The Book Hasn’t Been Written, but Clear Channel Still Doesn’t Like The Ending
Joel Hollander doesn’t have a clue.
Or maybe he’s just saying what Sumner Redstone wants him to say.
Either way, in an interview downplaying the rise of satellite radio in today’s New York Times, Hollander, who is the CEO of Major Mainstream Generic Radio Company Infinity Broadcasting, sounds exactly like Wile E. Coyote looks when he realizes the light at the end of the tunnel—which the Coyote just finished painting on the canyon wall to thwart the Roadrunner—is in fact a train coming straight at him.
“At the end of the day, people want to hear what’s going on in their local markets,” Hollander tells the Times, disputing the importance of satellite radio. “People are emotionally involved with local radio.”
Now, I understand what Hollander means when he says local radio is important: I wake up every morning to the local radio station, first for the weather—especially this past winter when schools in New England were cancelled every three days—and second for news about whatever Connecticut politician got indicted the night before.
But, “emotionally involved” with John LaBarca of WICC Bridgeport?—I don’t think so.
And besides, once people get in their cars, they’re not listening to that local news station anymore: they’re listening to a syndicated national program like Imus in the Morning or Howard Stern, both of which are, incidentally, brought to you by that Major Mainstream Generic Radio Company, Infinity Broadcasting.
Furthermore, the biggest radio draws the rest of the day are, likewise, nationally syndicated shows such as Rush Limbaugh, Delilah, and Casey Kasem. Not local radio.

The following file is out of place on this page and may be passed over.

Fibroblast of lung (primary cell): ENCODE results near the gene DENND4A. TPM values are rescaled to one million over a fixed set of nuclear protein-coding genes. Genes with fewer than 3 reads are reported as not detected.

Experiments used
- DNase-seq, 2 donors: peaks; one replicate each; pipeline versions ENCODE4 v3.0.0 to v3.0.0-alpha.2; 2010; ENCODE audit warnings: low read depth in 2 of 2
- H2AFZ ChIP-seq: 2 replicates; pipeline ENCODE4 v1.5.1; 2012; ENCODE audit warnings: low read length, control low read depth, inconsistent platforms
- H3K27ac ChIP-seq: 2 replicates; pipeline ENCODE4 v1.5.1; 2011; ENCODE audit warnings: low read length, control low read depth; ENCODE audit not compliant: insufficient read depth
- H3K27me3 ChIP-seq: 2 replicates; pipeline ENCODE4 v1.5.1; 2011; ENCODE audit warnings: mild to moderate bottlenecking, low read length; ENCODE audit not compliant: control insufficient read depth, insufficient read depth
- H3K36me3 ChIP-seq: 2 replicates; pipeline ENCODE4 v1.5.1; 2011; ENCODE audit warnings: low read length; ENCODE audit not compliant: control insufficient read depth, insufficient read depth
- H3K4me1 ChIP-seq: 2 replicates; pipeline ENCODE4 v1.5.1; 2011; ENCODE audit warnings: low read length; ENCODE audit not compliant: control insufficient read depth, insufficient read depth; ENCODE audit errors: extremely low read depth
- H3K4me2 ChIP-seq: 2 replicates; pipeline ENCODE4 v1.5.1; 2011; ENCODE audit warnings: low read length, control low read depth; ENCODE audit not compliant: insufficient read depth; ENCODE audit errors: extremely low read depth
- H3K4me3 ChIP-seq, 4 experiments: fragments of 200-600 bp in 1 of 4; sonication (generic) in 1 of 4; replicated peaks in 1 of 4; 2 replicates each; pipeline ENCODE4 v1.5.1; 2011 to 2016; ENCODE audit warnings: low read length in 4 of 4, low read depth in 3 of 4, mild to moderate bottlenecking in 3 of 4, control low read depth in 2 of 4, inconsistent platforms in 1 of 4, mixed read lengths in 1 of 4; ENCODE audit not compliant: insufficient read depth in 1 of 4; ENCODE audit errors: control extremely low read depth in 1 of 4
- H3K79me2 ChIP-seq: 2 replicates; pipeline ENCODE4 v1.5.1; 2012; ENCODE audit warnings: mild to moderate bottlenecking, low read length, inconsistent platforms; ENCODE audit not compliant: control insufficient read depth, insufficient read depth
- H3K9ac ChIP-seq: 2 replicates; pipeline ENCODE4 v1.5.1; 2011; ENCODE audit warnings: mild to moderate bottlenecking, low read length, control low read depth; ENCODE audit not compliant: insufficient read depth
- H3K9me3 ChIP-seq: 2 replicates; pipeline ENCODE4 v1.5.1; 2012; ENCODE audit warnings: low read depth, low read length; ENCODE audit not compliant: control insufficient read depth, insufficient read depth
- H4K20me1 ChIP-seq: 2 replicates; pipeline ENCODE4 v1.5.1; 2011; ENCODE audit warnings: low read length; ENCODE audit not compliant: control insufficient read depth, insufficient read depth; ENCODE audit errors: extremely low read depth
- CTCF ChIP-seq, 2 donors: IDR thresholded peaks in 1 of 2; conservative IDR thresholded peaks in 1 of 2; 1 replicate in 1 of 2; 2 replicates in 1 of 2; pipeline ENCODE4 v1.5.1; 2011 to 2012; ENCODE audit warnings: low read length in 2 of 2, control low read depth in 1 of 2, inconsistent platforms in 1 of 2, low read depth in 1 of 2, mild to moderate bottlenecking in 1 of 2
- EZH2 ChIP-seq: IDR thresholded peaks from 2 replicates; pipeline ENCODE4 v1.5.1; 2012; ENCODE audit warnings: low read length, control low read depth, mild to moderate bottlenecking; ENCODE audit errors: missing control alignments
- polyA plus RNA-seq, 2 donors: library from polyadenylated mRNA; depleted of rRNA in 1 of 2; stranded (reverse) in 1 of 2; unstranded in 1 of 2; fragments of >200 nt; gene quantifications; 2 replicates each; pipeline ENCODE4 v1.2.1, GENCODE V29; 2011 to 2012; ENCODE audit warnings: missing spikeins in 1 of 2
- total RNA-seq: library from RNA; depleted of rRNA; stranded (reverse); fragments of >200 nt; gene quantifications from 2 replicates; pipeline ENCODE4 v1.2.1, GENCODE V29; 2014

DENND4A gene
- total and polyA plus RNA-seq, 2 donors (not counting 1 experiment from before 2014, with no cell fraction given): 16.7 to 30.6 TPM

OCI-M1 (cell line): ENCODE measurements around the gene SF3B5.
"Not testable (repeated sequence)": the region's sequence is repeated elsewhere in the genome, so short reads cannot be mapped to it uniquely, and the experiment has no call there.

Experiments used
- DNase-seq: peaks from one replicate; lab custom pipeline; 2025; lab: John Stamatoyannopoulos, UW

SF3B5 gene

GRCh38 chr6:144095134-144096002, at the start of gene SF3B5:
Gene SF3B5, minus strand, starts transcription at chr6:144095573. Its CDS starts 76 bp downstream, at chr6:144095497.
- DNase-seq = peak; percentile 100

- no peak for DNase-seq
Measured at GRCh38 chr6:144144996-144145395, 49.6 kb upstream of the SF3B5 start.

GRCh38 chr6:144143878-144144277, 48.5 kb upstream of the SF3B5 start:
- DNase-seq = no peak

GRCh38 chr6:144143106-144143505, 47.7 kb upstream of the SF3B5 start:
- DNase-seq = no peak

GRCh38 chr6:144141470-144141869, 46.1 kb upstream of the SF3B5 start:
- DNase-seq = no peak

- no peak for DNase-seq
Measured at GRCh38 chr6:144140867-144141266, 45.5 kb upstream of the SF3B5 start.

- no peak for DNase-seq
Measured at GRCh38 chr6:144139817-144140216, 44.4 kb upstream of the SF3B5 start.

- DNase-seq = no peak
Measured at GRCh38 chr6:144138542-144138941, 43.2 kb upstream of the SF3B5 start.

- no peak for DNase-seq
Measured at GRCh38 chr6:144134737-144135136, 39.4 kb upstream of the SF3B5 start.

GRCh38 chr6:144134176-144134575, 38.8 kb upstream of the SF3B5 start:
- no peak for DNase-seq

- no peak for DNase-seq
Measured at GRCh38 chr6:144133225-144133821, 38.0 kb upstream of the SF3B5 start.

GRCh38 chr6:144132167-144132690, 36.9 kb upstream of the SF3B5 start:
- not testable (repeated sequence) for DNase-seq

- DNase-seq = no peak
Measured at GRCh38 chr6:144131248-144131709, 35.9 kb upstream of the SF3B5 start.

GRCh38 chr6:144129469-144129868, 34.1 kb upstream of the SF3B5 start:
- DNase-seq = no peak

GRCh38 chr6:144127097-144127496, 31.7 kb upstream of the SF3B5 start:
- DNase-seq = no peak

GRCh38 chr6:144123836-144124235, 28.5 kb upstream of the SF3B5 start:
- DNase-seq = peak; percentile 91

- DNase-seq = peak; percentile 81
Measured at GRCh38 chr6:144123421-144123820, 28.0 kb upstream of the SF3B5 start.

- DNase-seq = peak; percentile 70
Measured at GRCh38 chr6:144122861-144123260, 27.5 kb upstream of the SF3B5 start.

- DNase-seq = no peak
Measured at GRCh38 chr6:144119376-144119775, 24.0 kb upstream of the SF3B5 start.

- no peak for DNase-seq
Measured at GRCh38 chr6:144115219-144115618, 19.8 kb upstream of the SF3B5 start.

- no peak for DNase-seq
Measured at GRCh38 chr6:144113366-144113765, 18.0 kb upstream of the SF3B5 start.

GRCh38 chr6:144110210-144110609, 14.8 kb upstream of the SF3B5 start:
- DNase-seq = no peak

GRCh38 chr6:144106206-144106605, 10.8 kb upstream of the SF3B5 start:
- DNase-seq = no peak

Me, I don’t drive to work—and when I do drive, it’s either Civil War books on tape or conference calls, so I don’t have satellite radio. But every time I rent a car I get a Ford with Sirius Satellite Radio: it’s indispensable.
As today’s Times article points out, Sirius has six country music channels—that’s almost as many regular Major Mainstream Generic Radio channels you can pick up on a car radio. I’ve never counted but there are at least that many rock channels—hair metal, thrash metal, metal metal—not to mention a 60’s channel, a 70’s channel, an 80’s channel and a 90’s channel, plus reggae, ska, blues, Elvis (literally: an entire channel devoted to The King)…or, talk radio from left wing to right wing and everything in between.
Meanwhile, on my “emotionally involving” Clear Channel Major Mainstream Generic Radio Station, I can, if I get tired of the limitless choice and unheard of variety on satellite radio, hear pretty much any commercial ever made, with a few songs squeezed in between. And sometimes the songs aren’t even the same twelve songs they were playing yesterday! Which is why satellite radio has grown faster than cell phones, according to the article.
None of which Joel Hollander wants to hear. After noting the competitive response from Infinity, Clear Channel and other radio-killing corporations—including expanded playlists and fewer commercials—the article gives Mr. Hollander the last word. He says, “This book won’t be written for another 10 years.”
On that I agree: the book about the demise of Major Mainstream Generic Radio won’t be written for 10 years.
But the business? It’s already dying. Long live satellite radio.
Jeff Matthews I Am Not Making This Up